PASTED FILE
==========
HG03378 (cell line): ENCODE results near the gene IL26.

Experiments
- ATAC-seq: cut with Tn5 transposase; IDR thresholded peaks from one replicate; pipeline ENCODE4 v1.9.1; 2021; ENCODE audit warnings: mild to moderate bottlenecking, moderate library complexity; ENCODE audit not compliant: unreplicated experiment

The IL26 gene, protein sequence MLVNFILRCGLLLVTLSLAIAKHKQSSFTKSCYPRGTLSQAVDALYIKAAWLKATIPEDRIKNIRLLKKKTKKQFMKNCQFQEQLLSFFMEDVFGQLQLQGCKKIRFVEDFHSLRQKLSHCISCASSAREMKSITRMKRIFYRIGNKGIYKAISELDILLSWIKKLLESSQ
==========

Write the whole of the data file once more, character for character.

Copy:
HG03378 (cell line): ENCODE results near the gene IL26.

Experiments
- ATAC-seq: cut with Tn5 transposase; IDR thresholded peaks from one replicate; pipeline ENCODE4 v1.9.1; 2021; ENCODE audit warnings: mild to moderate bottlenecking, moderate library complexity; ENCODE audit not compliant: unreplicated experiment

The IL26 gene, protein sequence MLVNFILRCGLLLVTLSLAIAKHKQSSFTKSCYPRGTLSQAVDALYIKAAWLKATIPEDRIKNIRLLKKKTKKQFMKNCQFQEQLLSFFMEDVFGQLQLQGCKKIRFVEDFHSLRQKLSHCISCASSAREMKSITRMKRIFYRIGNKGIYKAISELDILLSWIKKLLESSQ